My personal experience of grief

My first experience of grief was at 10 years old when a school friend was killed in a road accident, knocked over by a car. I still remember the shock, sadness and helplessness I felt when he was not in the class when we started the comprehensive school.

Later in life when my grandparents died this was another emotionally wrenching time. Although I do feel some comfort in that they had relatively long lives and it seems natural almost in the grand order of nature that they pass away at some point.

It’s more difficult to cope with experiencing the death of my best friend to cancer at 31 years old, my younger brother at 41 to a failed liver transplant and close friends to suicide and cancer at 41, 43 and 44. These events seem so desperately unfair and can result in deep emotional upset and struggle to carry on living.

I have recently supported a close friend with grief using the NLP techniques that I am privileged to have in my skill set as an ABNLP certified Master Coach and Practitioner. Not surpassing the natural grief process, these techniques enabled them to cope easier and deal with the process of self-management of their thoughts and emotions more effective.

If you are experiencing grief or know someone who is then please know there is help available and as you read this article your knowledge and insight will increase and you may feel more able to have that conversation. You could make all the difference to some.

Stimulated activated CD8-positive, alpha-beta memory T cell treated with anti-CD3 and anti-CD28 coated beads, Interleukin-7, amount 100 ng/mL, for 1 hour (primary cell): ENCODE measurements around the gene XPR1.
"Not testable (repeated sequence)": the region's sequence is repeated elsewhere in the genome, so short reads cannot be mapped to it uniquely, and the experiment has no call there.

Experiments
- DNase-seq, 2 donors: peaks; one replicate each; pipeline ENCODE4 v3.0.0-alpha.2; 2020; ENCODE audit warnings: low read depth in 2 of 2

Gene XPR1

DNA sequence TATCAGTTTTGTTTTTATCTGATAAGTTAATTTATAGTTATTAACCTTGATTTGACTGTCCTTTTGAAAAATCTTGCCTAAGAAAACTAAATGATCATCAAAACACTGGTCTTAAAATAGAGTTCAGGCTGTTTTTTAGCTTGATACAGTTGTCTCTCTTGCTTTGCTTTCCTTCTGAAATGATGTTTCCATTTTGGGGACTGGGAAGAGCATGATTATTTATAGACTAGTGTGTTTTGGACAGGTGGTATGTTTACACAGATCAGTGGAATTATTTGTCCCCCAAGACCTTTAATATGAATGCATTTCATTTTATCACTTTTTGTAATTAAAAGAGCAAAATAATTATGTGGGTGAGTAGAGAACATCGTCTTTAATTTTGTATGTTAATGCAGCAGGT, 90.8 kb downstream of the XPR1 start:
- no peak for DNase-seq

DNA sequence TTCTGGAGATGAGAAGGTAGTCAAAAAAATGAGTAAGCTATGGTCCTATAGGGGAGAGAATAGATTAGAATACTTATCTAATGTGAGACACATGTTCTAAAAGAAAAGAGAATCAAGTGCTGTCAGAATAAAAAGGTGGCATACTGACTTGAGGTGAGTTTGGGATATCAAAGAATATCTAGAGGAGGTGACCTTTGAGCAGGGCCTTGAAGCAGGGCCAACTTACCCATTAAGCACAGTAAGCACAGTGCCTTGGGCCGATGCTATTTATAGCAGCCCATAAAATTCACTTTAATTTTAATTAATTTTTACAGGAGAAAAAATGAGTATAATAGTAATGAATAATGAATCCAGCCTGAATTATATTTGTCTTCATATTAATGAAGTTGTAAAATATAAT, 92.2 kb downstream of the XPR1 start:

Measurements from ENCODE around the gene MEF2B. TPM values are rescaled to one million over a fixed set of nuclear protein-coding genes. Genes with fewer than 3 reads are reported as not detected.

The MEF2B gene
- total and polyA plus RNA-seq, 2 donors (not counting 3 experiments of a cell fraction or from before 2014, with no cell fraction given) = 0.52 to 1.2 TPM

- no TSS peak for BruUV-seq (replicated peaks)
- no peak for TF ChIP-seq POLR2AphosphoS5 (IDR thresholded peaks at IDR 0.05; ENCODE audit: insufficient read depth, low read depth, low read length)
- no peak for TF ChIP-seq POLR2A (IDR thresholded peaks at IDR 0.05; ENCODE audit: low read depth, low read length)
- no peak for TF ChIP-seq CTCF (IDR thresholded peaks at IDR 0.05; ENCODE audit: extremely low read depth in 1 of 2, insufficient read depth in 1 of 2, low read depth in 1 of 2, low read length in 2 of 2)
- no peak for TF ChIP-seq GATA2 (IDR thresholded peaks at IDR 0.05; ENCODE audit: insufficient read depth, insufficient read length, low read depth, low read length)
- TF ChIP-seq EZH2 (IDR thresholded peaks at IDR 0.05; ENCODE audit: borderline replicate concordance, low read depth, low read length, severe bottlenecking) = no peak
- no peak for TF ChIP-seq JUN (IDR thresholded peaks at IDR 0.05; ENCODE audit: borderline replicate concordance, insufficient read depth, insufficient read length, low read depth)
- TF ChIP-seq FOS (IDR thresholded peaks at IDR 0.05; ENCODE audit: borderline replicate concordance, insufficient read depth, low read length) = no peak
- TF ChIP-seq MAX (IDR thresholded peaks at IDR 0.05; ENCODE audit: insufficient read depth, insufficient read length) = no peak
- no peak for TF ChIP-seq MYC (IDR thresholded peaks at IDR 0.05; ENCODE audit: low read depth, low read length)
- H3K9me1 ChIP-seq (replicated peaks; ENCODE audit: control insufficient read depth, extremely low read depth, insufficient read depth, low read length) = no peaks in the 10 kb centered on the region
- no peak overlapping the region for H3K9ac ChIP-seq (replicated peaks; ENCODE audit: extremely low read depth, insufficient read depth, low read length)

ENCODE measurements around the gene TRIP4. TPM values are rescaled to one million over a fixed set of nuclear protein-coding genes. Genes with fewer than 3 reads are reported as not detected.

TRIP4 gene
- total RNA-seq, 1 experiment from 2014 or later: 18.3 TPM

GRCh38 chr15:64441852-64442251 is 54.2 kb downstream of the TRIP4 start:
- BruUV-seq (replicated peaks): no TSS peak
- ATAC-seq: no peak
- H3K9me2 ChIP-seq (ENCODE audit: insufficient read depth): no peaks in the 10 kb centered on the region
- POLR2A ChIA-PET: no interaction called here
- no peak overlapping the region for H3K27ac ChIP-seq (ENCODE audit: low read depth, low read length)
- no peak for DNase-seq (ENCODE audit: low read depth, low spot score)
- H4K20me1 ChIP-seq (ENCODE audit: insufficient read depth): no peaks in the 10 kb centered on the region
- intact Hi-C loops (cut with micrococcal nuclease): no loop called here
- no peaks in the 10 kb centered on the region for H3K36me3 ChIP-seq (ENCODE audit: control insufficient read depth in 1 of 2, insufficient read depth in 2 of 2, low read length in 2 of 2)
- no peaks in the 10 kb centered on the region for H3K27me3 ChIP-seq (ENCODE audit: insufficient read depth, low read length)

What is Grief?

Grief is defined as “intense sorrow especially caused as a result of someone’s death”. This is often magnified when the person dies from suicide. Sometimes making the grieving process more complex and difficult to resolve but there are many excellent organisations and support resources available to help you.

How can grief impact you?

The way grief affects you depends on a whole range of things. Including your upbringing, values and beliefs, physical and mental health. Some natural responses to bereavement by suicide include confusion, guilt and shame and isolation. Feelings and emotions like these are a natural part of the grieving process. Know that if you are experiencing these right now, and I appreciate how overwhelming and excruciatingly painful these can be, they will ease with time.

Initially you may feel numb. The event may even seem surreal, almost like you are living in a dream or even that something has not really happened. This can often be perceived by others as being ’strong’ or ‘uncaring’. It’s important to realise that we never “get over” the death of someone we love, we learn to live differently without them with their memories to help and guide us.

When you begin the grieving process you may feel any or all of the following effects:

  • Shocked or numb
  • Sad
  • Ashamed
  • Anxious or agitated
  • Exhausted
  • Relieved
  • Guilty
  • Angry
  • Calm
  • Lacking in purpose
  • Resentful
  • Helplessness
  • Loss of hope
  • Longing

(Marie Curie/Cruse 2019)